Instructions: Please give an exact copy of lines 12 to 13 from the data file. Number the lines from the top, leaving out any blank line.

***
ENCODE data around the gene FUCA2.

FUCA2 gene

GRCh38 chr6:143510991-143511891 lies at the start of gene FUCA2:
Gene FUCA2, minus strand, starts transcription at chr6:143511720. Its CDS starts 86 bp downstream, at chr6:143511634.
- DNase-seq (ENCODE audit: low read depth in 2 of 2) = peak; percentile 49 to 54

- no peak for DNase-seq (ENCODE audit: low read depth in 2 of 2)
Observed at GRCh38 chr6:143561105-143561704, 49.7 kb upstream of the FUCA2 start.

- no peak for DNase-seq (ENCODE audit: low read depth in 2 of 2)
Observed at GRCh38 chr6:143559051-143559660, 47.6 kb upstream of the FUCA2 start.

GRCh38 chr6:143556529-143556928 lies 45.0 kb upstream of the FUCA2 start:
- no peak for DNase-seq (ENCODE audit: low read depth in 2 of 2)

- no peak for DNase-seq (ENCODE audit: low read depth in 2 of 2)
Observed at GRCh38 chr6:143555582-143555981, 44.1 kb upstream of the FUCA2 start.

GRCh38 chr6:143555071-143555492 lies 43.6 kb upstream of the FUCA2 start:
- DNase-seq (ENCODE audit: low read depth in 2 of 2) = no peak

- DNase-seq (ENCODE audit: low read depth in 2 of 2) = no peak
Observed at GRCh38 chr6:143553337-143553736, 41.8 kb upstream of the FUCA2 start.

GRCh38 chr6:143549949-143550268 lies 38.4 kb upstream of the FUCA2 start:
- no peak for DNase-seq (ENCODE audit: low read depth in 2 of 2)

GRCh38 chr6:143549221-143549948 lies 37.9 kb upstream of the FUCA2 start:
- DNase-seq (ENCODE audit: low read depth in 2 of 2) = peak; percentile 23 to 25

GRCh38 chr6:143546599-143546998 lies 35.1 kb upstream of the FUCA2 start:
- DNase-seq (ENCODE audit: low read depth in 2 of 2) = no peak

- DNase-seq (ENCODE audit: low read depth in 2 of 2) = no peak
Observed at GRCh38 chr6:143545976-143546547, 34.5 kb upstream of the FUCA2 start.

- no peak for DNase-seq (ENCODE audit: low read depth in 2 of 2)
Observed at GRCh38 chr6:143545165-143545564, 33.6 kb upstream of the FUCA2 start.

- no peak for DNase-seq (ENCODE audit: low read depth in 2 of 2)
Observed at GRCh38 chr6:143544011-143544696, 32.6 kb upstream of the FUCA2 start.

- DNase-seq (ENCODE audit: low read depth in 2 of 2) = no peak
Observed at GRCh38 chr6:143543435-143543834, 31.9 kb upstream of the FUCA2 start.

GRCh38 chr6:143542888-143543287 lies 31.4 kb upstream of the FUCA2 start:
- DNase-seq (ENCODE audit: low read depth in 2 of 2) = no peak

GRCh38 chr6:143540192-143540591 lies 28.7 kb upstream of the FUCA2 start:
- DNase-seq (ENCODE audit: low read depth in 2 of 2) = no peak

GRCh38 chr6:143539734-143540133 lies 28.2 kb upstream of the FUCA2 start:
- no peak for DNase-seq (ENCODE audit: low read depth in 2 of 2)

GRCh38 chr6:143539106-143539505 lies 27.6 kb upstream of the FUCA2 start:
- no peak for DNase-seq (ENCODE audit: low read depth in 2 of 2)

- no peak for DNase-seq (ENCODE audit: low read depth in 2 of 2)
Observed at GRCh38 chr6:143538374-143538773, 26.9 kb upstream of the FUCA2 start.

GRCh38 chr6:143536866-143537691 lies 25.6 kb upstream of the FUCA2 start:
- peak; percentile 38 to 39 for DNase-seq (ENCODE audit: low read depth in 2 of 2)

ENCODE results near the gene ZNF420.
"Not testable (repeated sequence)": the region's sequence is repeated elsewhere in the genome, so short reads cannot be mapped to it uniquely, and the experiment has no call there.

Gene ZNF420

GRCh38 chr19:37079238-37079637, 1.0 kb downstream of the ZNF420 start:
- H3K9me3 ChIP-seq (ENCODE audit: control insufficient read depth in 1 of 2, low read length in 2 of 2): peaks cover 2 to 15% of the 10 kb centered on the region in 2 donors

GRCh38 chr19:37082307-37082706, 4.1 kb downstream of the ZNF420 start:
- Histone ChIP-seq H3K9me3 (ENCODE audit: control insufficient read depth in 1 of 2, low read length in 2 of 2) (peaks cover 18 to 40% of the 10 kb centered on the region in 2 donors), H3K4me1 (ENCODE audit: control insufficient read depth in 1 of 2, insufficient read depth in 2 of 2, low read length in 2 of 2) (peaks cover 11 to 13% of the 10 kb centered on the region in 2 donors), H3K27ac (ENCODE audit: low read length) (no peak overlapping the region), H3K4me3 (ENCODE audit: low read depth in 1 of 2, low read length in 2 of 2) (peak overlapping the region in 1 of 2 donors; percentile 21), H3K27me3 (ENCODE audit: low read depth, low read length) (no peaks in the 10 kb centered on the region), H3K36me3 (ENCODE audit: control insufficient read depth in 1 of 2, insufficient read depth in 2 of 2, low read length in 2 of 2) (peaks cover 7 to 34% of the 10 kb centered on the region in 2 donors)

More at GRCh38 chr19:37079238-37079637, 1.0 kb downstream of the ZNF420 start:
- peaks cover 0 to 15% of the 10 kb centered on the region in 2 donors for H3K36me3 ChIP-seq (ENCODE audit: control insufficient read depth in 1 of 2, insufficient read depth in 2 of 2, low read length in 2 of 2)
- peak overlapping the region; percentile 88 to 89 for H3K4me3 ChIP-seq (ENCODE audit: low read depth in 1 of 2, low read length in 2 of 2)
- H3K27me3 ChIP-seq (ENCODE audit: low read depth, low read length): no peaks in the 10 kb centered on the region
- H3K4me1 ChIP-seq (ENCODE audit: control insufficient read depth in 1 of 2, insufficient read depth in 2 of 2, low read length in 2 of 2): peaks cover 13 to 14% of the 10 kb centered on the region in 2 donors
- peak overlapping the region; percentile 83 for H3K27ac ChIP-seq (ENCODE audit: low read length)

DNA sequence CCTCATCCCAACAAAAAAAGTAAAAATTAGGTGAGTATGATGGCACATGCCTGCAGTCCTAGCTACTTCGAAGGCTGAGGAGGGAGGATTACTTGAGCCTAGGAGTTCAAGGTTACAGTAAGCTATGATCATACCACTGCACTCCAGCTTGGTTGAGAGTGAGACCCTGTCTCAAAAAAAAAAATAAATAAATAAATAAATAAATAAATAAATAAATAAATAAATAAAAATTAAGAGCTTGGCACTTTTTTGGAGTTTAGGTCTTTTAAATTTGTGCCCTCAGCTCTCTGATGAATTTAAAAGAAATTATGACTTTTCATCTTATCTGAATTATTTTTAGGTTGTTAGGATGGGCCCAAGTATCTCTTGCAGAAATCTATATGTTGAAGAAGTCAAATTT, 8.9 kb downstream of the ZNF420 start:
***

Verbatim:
- no peak for DNase-seq (ENCODE audit: low read depth in 2 of 2)
Observed at GRCh38 chr6:143555582-143555981, 44.1 kb upstream of the FUCA2 start.